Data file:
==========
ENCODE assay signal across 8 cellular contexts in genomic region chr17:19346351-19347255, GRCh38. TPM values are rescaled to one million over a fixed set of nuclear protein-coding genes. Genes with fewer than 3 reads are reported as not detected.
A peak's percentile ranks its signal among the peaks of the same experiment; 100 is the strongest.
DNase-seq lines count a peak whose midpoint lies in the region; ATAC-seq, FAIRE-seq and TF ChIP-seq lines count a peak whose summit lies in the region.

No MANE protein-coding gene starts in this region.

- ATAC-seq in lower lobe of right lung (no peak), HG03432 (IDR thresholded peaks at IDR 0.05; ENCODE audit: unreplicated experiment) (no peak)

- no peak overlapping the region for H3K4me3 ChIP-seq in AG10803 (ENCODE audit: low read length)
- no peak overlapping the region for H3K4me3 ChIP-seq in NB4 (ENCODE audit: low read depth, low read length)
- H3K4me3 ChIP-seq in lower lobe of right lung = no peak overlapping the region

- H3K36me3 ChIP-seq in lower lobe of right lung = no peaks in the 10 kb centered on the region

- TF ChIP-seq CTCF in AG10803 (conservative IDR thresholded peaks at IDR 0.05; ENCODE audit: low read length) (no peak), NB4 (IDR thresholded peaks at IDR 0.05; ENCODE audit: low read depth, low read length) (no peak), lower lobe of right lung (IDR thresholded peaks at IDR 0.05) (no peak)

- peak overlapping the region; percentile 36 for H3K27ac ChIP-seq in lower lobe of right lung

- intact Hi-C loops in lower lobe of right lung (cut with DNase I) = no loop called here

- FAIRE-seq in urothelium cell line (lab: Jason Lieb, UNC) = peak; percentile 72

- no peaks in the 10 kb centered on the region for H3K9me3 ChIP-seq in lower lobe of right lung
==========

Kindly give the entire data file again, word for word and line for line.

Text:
ENCODE assay signal across 8 cellular contexts in genomic region chr17:19346351-19347255, GRCh38. TPM values are rescaled to one million over a fixed set of nuclear protein-coding genes. Genes with fewer than 3 reads are reported as not detected.
A peak's percentile ranks its signal among the peaks of the same experiment; 100 is the strongest.
DNase-seq lines count a peak whose midpoint lies in the region; ATAC-seq, FAIRE-seq and TF ChIP-seq lines count a peak whose summit lies in the region.

No MANE protein-coding gene starts in this region.

- ATAC-seq in lower lobe of right lung (no peak), HG03432 (IDR thresholded peaks at IDR 0.05; ENCODE audit: unreplicated experiment) (no peak)

- no peak overlapping the region for H3K4me3 ChIP-seq in AG10803 (ENCODE audit: low read length)
- no peak overlapping the region for H3K4me3 ChIP-seq in NB4 (ENCODE audit: low read depth, low read length)
- H3K4me3 ChIP-seq in lower lobe of right lung = no peak overlapping the region

- H3K36me3 ChIP-seq in lower lobe of right lung = no peaks in the 10 kb centered on the region

- TF ChIP-seq CTCF in AG10803 (conservative IDR thresholded peaks at IDR 0.05; ENCODE audit: low read length) (no peak), NB4 (IDR thresholded peaks at IDR 0.05; ENCODE audit: low read depth, low read length) (no peak), lower lobe of right lung (IDR thresholded peaks at IDR 0.05) (no peak)

- peak overlapping the region; percentile 36 for H3K27ac ChIP-seq in lower lobe of right lung

- intact Hi-C loops in lower lobe of right lung (cut with DNase I) = no loop called here

- FAIRE-seq in urothelium cell line (lab: Jason Lieb, UNC) = peak; percentile 72

- no peaks in the 10 kb centered on the region for H3K9me3 ChIP-seq in lower lobe of right lung